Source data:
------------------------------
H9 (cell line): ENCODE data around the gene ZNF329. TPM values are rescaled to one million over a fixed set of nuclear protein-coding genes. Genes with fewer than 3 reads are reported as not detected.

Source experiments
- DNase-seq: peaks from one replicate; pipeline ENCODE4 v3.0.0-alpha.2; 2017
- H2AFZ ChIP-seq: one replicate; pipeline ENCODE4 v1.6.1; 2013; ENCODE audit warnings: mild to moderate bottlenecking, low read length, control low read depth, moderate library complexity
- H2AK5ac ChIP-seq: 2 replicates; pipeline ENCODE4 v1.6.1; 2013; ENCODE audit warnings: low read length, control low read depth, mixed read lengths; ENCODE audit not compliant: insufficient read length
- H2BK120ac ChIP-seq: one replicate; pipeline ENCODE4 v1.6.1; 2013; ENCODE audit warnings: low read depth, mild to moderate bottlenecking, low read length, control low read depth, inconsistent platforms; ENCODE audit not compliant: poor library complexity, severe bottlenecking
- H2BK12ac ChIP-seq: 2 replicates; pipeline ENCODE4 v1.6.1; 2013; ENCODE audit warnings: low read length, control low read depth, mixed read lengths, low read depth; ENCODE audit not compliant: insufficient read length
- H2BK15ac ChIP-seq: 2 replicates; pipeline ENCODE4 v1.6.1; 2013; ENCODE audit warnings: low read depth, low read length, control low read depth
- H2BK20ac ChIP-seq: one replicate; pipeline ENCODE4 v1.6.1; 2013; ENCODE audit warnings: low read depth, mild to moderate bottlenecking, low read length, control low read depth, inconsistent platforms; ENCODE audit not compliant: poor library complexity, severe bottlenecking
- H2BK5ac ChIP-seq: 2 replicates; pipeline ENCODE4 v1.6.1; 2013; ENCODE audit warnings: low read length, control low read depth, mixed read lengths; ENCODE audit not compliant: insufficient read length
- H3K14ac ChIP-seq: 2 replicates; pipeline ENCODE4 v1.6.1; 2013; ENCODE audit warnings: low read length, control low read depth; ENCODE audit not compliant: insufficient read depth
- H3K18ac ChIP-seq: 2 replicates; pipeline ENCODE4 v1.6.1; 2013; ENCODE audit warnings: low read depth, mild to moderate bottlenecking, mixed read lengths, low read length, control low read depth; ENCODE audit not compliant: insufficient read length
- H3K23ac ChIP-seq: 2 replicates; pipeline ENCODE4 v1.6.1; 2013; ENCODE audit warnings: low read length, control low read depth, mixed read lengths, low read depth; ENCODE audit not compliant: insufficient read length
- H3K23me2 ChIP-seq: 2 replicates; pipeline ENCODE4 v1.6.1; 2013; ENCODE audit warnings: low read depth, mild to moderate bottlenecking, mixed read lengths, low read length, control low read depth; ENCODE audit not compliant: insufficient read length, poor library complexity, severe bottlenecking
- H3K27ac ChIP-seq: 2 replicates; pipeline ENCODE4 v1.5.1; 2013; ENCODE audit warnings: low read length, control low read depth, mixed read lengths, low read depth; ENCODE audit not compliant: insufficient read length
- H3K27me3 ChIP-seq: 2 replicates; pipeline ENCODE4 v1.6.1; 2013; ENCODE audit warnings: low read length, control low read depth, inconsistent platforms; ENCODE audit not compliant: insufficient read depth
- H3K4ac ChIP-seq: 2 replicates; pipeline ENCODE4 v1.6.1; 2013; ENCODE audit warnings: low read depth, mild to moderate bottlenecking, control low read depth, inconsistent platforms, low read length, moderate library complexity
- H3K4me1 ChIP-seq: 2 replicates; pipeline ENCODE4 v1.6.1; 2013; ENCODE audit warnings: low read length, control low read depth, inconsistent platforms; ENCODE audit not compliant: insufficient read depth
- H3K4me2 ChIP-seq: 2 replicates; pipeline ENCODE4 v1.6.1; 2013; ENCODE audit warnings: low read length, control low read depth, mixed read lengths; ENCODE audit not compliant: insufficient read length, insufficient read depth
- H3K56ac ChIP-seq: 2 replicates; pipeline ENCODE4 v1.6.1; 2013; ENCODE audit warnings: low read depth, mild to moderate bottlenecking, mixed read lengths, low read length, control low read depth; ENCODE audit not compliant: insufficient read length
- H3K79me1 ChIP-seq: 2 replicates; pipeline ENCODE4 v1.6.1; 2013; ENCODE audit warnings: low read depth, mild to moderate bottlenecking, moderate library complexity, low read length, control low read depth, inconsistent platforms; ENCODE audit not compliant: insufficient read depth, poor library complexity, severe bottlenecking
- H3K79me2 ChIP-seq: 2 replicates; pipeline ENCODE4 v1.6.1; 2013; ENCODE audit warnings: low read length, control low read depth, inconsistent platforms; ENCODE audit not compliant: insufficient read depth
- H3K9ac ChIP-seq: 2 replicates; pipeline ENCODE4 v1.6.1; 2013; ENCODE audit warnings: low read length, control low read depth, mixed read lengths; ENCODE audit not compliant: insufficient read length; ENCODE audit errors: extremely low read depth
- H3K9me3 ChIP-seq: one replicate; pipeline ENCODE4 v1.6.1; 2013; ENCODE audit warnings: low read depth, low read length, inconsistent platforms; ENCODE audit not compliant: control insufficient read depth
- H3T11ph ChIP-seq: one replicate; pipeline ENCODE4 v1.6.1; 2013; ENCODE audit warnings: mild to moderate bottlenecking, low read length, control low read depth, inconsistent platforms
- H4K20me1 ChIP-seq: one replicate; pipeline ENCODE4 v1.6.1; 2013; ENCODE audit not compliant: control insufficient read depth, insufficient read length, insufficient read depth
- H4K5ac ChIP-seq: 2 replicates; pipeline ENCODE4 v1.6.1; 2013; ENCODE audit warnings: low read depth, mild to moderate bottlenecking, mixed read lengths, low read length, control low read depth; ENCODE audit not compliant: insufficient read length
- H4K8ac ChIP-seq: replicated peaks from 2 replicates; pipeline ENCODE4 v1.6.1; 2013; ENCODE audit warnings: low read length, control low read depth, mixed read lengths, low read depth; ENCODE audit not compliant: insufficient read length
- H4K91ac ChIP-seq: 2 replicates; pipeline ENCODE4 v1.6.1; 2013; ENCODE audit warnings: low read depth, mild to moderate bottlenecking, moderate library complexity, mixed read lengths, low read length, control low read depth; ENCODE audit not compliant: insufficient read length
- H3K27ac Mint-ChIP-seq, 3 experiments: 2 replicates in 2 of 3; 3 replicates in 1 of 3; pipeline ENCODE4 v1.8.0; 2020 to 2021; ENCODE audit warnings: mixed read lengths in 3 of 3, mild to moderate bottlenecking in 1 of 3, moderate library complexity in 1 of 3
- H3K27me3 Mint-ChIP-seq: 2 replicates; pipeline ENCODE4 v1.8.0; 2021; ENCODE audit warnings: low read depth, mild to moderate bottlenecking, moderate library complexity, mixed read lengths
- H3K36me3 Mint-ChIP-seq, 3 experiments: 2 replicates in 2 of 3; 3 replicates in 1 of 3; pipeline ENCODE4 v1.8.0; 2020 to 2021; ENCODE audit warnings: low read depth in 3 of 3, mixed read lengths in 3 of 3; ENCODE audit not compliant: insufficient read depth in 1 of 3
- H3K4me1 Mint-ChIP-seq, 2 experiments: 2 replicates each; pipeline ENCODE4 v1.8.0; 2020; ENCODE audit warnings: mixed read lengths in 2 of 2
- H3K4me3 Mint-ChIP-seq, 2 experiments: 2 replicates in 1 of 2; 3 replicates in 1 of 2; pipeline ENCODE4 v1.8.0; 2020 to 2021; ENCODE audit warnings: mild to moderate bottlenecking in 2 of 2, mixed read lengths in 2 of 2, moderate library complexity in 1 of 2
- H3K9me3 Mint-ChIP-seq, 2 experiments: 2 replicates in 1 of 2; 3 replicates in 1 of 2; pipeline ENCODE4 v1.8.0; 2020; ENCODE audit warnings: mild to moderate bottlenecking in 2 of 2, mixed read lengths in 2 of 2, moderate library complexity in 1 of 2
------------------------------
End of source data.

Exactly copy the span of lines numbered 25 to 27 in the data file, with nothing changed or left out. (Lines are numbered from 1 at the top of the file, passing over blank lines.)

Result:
- H3T11ph ChIP-seq: one replicate; pipeline ENCODE4 v1.6.1; 2013; ENCODE audit warnings: mild to moderate bottlenecking, low read length, control low read depth, inconsistent platforms
- H4K20me1 ChIP-seq: one replicate; pipeline ENCODE4 v1.6.1; 2013; ENCODE audit not compliant: control insufficient read depth, insufficient read length, insufficient read depth
- H4K5ac ChIP-seq: 2 replicates; pipeline ENCODE4 v1.6.1; 2013; ENCODE audit warnings: low read depth, mild to moderate bottlenecking, mixed read lengths, low read length, control low read depth; ENCODE audit not compliant: insufficient read length